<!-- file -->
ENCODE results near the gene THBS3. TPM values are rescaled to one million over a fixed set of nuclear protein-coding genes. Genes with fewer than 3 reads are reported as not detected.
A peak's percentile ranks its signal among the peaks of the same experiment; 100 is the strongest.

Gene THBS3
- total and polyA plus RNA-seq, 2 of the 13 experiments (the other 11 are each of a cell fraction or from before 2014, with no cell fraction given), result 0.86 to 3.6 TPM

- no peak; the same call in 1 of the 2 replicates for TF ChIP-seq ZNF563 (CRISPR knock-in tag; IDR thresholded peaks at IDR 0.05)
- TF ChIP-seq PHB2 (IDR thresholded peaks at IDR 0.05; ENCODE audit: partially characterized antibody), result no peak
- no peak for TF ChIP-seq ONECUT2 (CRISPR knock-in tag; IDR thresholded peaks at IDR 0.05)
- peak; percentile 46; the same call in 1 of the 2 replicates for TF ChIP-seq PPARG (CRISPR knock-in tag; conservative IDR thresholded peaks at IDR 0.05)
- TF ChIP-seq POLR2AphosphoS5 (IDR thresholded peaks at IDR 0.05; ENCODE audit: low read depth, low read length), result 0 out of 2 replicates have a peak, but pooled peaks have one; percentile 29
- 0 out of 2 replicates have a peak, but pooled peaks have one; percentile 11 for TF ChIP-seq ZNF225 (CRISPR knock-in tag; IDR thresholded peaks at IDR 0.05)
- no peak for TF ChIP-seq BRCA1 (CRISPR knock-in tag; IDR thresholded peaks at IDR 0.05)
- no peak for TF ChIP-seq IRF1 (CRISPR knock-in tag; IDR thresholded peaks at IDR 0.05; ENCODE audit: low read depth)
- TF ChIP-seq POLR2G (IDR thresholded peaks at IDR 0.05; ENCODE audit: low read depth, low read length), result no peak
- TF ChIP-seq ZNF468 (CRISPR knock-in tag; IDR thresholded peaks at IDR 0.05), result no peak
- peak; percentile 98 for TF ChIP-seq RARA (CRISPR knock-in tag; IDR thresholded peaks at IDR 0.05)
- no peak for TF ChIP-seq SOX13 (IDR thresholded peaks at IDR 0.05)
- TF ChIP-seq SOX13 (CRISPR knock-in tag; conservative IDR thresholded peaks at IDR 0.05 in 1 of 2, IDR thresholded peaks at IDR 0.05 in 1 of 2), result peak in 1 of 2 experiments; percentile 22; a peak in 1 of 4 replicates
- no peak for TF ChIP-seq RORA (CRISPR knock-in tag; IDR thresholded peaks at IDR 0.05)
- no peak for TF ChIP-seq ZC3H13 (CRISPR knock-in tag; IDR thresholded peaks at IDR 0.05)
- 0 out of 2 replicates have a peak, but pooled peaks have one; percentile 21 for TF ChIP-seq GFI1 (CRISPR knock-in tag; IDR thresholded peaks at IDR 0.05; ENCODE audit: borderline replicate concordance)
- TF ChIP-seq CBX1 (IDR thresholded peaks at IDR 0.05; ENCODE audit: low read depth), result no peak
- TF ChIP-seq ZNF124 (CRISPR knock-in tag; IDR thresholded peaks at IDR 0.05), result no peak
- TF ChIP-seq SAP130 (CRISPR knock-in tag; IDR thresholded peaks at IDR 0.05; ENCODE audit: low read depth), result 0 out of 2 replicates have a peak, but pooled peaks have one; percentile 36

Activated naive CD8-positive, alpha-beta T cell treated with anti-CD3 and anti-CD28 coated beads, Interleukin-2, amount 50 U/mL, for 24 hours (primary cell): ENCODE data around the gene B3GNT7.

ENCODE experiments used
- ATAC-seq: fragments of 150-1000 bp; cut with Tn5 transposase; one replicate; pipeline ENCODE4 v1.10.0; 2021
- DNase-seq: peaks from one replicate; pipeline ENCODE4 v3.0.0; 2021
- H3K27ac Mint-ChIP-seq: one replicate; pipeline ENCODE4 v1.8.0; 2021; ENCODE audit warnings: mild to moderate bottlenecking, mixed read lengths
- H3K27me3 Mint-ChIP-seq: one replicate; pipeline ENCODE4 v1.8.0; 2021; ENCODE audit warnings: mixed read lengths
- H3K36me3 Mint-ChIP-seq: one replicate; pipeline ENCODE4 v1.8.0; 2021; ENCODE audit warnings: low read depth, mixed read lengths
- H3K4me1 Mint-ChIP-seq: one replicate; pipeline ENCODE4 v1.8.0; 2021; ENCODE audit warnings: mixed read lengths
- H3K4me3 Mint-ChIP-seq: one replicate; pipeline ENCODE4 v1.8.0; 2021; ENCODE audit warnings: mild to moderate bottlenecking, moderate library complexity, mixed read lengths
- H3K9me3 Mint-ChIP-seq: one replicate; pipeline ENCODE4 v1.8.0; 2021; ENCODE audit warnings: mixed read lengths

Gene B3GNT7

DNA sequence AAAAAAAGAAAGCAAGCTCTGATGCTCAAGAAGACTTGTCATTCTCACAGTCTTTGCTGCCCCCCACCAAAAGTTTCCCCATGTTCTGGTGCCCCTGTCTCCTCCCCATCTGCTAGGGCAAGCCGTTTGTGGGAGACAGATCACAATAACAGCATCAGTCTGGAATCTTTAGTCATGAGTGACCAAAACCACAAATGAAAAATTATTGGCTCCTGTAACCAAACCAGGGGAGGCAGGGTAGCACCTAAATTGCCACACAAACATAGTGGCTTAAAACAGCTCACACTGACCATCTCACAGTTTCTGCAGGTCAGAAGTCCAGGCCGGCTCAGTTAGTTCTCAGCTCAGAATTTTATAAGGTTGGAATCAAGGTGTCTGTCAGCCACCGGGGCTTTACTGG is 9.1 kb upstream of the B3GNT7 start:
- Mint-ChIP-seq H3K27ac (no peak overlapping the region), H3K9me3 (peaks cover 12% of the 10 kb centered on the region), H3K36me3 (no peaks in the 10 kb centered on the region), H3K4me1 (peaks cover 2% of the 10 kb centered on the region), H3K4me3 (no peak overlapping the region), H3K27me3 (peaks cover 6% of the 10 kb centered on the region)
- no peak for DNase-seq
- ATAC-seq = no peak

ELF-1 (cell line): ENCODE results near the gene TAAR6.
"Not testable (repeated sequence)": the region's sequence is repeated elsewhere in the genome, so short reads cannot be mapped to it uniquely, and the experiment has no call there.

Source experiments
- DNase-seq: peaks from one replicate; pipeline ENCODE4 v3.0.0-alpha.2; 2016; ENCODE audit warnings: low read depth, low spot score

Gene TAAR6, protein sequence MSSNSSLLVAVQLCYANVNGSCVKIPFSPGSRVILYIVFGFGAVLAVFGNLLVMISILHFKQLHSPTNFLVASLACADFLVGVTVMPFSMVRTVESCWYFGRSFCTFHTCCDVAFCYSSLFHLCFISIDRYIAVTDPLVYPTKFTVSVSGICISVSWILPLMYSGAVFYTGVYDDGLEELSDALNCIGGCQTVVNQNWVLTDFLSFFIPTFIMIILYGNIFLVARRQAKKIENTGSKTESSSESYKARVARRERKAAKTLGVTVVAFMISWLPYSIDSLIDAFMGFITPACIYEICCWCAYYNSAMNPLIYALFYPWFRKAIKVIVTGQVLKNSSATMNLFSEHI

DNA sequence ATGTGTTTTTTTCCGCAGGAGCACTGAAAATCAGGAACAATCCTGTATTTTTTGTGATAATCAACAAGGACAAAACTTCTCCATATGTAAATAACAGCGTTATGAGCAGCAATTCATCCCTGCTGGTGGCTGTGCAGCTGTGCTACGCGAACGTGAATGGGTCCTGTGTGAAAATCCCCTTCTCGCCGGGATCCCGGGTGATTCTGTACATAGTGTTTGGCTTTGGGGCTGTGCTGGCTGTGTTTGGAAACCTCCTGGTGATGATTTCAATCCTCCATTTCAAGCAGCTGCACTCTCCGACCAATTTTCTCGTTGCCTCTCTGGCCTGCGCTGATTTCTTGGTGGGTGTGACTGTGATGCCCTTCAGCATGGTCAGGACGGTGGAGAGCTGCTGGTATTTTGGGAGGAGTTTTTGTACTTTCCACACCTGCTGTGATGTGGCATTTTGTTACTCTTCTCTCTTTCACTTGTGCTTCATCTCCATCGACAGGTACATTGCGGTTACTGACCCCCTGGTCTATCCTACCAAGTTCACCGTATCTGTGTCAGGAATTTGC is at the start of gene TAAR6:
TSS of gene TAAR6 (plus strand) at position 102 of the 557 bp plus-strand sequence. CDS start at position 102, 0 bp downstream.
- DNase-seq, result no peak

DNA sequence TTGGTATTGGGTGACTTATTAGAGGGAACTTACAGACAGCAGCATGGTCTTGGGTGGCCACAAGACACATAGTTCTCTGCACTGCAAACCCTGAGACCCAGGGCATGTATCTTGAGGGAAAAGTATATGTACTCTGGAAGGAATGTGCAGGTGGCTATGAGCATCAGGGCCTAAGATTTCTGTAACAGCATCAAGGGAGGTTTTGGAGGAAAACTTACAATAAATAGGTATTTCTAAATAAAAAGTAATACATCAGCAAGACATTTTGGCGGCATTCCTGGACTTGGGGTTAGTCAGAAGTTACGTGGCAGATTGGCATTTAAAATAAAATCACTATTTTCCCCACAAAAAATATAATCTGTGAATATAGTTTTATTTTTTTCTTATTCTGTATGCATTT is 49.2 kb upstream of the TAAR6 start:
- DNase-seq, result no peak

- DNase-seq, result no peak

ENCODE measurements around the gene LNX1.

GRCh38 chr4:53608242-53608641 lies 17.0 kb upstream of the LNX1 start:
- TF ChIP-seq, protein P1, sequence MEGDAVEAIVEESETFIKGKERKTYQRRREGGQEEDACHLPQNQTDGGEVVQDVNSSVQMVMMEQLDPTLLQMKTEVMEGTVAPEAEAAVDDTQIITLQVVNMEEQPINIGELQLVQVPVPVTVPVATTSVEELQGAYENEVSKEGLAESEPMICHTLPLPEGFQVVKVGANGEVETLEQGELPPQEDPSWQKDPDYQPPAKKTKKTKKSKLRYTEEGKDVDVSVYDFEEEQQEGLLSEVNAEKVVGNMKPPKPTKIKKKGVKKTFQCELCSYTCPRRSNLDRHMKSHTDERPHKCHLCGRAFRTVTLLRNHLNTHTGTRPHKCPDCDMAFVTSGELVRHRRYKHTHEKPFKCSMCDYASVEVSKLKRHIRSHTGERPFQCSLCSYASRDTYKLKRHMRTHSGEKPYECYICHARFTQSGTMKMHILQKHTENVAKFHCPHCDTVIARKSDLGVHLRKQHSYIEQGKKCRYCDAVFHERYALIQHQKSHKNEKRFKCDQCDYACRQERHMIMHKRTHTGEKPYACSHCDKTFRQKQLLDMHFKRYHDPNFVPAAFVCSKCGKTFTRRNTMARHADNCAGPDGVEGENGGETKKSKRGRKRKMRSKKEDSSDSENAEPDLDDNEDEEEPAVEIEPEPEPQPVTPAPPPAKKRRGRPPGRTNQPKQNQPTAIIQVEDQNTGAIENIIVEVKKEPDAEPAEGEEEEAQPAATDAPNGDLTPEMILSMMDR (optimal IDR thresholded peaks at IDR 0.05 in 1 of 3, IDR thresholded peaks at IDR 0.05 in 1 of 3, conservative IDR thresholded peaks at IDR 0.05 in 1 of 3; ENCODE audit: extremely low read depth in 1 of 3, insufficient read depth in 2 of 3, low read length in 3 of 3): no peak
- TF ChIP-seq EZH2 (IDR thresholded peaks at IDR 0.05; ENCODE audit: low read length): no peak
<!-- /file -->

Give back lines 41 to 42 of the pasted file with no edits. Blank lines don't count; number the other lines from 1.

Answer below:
Source experiments
- DNase-seq: peaks from one replicate; pipeline ENCODE4 v3.0.0-alpha.2; 2016; ENCODE audit warnings: low read depth, low spot score